A few days after he invaded Kuwait, Saddam Hussein sent a message to the White House with a remarkable offer -- to make peace in the Middle East and recognize Israel's right to exist. There is only one problem with the offer: no one in the White House, especially President Bush, believes any of Saddam's promises. The message was delivered through the channels of the Palestine Liberation Organization and one of Saddam's few remaining allies, PLO leader Yasser Arafat.

Arafat, ever the survivor, has backed himself into a corner by throwing his lot with Saddam. It has been a dangerous gambit for Arafat. He has rejuvenated his sagging reputation among the Palestinians who see Saddam as the new Arab leader who can stand up to Israel.

But Arafat has regained his reputation at home by paying a terrible price abroad. The West will shun him, and the rich Arab oil sheikdoms will cut off billions of dollars in aid to the PLO.

Arafat was driven into Saddam's arms by frustration with the United States and Israel, his aides confided in us. He banked everything on dialogue with the United States and U.S. pressure on Israel, but has now abandoned hope of making that work.

Arafat took a chance on the United States beginning in December 1988, when he renounced terrorism and recognized Israel's right to exist. He met the conditions for U.S.-PLO talks, but the United States never let Arafat meet with top U.S. officials. Instead, he was required to send representatives to meet with the U.S. ambassador in Tunisia.

The negotiations dragged on, with Israel refusing to budge and Palestinians becoming more disillusioned with Arafat's gamble. Finally, a PLO renegade launched an unsuccessful terrorist attack on an Israeli beach, and all bets were off. Arafat refused to condemn the raid because he was in danger of looking like a U.S. stooge. So the United States cut off his precious dialogue.

Confidants say the cutoff was one of Arafat's lowest moments. "He has sucked up to the U.S. for 18 months and had nothing to show for it," one Arafat associate told us. "He couldn't even get a visa to come to the U.S. Not even to New York to address the United Nations like other world leaders. How do you think we felt when we saw Nelson Mandela embraced by President Bush at the White House? He was once a terrorist, too, and he even stood next to Bush and refused to renounce force against the South African government."

When the talks broke off, Arafat took stock of his sagging popularity and began moving his headquarters to Iraq and began forming an alliance with Saddam.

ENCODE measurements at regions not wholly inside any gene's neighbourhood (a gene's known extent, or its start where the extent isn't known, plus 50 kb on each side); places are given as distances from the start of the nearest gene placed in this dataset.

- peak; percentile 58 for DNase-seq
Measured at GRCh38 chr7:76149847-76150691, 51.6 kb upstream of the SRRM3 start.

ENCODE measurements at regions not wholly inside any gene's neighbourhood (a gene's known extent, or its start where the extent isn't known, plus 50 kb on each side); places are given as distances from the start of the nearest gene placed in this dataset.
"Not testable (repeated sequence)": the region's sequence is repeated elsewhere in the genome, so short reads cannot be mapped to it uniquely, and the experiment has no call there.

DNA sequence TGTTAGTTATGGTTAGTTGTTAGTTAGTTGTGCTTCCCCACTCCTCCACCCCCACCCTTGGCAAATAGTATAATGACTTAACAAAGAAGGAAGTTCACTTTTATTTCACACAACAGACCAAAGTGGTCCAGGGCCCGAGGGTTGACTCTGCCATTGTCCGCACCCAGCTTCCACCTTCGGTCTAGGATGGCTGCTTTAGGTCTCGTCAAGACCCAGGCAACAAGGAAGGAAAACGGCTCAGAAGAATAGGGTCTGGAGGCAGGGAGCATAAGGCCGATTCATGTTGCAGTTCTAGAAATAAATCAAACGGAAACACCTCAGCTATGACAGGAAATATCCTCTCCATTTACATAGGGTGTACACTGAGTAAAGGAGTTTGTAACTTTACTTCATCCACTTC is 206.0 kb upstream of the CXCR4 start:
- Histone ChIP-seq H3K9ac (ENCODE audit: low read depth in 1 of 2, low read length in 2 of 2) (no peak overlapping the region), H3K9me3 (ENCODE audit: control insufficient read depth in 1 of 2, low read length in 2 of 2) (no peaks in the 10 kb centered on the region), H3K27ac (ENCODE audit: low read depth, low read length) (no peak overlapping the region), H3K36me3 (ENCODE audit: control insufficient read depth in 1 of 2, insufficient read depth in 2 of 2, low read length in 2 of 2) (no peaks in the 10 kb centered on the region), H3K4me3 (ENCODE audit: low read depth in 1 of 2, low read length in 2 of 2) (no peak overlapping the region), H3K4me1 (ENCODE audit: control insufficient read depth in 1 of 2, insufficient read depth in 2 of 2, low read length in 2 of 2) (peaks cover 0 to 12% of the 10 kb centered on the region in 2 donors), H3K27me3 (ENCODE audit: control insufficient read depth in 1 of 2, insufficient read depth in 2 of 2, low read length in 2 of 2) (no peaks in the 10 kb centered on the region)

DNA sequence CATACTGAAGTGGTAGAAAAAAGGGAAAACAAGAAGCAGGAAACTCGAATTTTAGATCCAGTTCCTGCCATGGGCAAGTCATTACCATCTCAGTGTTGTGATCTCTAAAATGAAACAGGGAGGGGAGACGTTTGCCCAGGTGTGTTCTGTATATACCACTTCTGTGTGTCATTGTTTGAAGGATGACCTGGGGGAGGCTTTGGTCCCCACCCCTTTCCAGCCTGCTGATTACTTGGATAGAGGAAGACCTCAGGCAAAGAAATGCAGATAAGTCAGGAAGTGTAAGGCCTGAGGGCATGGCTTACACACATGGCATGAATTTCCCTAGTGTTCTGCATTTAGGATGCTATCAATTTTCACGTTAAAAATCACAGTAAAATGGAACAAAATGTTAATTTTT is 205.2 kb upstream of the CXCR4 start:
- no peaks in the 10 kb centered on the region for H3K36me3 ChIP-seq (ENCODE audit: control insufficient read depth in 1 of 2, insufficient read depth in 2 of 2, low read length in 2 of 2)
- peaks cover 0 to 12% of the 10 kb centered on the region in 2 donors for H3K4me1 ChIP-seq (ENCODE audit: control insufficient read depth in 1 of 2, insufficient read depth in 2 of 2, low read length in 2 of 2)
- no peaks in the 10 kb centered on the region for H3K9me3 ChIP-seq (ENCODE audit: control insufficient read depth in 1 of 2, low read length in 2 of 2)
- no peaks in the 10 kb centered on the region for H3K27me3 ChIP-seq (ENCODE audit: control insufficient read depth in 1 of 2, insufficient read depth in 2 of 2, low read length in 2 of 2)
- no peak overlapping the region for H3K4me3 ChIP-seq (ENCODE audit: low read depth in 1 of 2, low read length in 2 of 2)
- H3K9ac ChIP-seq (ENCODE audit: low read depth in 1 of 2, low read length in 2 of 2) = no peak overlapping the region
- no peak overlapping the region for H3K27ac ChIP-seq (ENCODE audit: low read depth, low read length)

The invasion of Kuwait on Aug. 2 caught Arafat by surprise, but for whatever reason, he stuck with Saddam and has been advising him on some aspects of Iraq's public response to the buildup of U.S. troops in Saudi Arabia. Highly classified U.S. reports indicate that it was Arafat who pressed Saddam to make his withdrawal from Kuwait conditional on the withdrawal of other Middle East nations from the territories they occupy by force.

On Aug. 12, Saddam offered to withdraw his forces from Kuwait when "all issues of occupation" were resolved, starting with the unconditional withdrawal of Israel from the West Bank, Gaza Strip and Golan Heights.

The secret part of Saddam's proposal, which would not ingratiate him with the Palestinians, came in his letter to the White House on Aug. 13. He said he would recognize Israel's right to exist. The message, written by hand, was first sent to Washington from Tunis. It was cleaned up in a more formal fashion by Arab sources in Washington before going to the White House. We have seen a copy of the handwritten message. It said, "Iraq is now offering the implementation of all U.N. Security Council resolutions pertaining to the Middle East."

Those resolutions call for Israel's withdrawal from the occupied territories, and recognition of Israel as a legitimate, sovereign country. The message continued, "It is an opportunity to establish peace. To accept a two-states resolution and to implement a whole Middle East solution as the only way to establish stability in the Middle East and thus Peace. This is the only way to protect and safeguard international interests in the Middle East and, in particular, Western interests.

"If not, this will mean that the U.S. wants to occupy Saudi Arabia and other parts of the Gulf. The Middle East is now in turmoil. The credibility of the U.S.A. is being tested. The administration should decide: Does it want the friendship of the Arabs and mutual respect? Does it want an exchange of interests? Or does it want war with the Arabs?

"We offer peace with Israel. We hope this time the Israelis will ask the U.S. administration to push for peace."

If Saddam's motives cannot be trusted, at least the signal from Arafat as messenger was more decipherable. He is trying to resurrect his credibility with the White House and demonstrate that he can act as a peacemaker instead of an ally with belligerent Saddam.